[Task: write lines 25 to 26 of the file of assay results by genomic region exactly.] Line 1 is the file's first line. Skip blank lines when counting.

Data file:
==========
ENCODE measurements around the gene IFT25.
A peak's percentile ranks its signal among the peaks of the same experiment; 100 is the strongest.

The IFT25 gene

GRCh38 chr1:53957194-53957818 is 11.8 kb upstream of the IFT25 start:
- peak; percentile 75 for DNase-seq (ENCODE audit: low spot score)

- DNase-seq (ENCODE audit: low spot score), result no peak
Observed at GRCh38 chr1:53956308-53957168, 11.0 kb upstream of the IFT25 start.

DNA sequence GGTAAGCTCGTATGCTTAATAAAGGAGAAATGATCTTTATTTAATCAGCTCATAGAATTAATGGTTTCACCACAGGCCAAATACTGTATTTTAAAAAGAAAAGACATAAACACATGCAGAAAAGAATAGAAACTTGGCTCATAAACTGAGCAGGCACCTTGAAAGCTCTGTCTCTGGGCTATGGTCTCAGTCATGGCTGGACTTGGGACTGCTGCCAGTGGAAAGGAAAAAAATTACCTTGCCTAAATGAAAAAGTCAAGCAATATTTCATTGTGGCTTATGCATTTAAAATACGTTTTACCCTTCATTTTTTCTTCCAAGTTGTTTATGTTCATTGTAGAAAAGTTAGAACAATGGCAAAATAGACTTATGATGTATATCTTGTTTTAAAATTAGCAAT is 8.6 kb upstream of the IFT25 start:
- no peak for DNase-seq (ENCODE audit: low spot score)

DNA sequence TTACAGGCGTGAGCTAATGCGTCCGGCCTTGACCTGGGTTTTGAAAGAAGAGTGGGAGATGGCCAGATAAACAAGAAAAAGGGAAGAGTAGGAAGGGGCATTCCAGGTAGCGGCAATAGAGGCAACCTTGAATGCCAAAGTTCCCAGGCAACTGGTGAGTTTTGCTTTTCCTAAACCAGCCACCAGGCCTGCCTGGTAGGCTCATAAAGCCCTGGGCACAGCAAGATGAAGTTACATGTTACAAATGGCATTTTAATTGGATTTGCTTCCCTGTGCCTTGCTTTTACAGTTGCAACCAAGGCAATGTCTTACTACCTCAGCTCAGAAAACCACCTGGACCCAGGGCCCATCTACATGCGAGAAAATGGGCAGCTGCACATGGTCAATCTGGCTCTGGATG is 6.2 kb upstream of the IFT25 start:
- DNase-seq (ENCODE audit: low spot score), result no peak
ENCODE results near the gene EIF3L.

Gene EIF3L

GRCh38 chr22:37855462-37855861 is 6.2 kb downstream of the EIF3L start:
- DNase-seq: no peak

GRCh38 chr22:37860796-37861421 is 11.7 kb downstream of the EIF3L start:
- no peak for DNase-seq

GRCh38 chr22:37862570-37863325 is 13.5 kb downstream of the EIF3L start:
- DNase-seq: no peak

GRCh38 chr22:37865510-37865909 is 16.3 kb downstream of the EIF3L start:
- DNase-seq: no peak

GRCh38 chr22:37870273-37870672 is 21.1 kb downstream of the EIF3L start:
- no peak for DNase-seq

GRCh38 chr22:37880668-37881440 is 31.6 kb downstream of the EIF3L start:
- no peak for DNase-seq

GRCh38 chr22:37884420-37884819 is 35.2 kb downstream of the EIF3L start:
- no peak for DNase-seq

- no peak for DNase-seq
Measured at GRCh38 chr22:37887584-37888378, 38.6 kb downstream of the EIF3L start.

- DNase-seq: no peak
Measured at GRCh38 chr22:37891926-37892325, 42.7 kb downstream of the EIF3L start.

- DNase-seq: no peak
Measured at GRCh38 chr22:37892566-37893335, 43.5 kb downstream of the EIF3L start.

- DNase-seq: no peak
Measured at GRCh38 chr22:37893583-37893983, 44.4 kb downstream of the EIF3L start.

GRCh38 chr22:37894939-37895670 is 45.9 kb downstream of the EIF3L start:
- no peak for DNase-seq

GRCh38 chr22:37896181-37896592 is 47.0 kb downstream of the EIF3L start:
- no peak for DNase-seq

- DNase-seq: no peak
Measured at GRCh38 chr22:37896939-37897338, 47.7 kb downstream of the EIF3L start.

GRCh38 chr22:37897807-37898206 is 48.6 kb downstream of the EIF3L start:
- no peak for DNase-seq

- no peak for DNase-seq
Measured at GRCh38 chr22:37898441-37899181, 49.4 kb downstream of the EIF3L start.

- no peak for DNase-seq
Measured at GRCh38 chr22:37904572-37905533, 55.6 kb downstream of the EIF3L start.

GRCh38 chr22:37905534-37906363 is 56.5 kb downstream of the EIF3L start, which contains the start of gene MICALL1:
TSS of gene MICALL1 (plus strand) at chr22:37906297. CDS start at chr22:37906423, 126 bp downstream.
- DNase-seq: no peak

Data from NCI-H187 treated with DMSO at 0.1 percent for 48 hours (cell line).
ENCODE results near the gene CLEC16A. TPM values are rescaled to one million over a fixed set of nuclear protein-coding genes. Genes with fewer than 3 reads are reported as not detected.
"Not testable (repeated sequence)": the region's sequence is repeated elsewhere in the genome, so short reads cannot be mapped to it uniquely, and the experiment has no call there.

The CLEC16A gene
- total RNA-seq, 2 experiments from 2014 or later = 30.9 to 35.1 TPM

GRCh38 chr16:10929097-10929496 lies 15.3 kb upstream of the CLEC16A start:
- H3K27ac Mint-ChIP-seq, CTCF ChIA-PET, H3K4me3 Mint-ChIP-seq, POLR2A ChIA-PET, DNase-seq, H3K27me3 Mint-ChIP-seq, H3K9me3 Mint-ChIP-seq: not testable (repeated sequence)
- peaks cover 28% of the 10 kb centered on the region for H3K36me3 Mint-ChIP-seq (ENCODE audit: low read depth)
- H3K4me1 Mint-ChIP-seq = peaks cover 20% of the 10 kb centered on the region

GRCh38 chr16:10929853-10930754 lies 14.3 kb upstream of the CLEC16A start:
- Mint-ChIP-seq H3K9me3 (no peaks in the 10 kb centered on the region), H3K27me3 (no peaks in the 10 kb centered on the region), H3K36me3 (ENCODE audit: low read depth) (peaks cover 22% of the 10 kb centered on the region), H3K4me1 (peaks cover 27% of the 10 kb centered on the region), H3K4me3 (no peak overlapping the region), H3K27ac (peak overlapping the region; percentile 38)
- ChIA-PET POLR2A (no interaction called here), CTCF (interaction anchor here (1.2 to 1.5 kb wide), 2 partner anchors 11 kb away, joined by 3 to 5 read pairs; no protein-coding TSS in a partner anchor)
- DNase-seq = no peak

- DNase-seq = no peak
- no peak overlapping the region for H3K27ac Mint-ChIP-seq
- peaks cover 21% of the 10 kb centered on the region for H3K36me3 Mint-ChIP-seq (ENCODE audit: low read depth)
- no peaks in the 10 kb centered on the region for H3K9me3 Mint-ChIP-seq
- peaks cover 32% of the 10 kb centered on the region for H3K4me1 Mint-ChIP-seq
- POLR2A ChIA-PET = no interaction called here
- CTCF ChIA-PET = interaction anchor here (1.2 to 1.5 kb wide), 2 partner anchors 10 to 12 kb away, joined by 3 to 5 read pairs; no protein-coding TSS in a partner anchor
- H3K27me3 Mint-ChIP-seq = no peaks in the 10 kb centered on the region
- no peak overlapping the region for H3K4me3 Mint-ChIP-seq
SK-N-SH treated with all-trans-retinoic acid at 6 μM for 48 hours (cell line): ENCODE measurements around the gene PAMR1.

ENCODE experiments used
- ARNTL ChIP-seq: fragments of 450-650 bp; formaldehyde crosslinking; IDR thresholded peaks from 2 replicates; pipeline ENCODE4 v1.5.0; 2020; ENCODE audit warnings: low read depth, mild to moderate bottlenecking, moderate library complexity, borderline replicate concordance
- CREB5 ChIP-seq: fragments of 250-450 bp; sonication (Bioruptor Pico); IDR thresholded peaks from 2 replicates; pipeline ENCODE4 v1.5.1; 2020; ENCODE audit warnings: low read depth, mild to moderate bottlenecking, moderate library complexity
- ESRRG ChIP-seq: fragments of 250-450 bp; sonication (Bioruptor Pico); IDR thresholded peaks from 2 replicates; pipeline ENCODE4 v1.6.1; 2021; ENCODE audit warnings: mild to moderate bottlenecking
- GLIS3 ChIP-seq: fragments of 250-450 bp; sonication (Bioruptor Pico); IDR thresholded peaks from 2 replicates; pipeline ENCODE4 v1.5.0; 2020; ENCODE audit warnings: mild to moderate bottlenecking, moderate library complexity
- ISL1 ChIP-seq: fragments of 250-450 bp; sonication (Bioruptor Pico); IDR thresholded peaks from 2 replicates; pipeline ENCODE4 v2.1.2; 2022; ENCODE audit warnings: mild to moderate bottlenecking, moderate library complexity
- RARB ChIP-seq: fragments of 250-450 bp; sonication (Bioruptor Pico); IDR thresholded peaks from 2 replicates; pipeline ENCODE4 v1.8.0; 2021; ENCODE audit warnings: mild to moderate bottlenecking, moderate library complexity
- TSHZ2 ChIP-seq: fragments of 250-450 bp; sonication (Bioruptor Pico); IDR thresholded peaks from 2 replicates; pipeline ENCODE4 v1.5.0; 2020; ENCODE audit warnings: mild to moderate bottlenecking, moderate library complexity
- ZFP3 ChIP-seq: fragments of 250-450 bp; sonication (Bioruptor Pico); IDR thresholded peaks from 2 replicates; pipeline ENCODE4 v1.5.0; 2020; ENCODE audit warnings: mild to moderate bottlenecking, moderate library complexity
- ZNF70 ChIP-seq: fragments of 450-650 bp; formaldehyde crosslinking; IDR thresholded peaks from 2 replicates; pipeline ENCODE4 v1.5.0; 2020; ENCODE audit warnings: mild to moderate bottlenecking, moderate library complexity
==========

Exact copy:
- no peak for DNase-seq

GRCh38 chr22:37884420-37884819 is 35.2 kb downstream of the EIF3L start: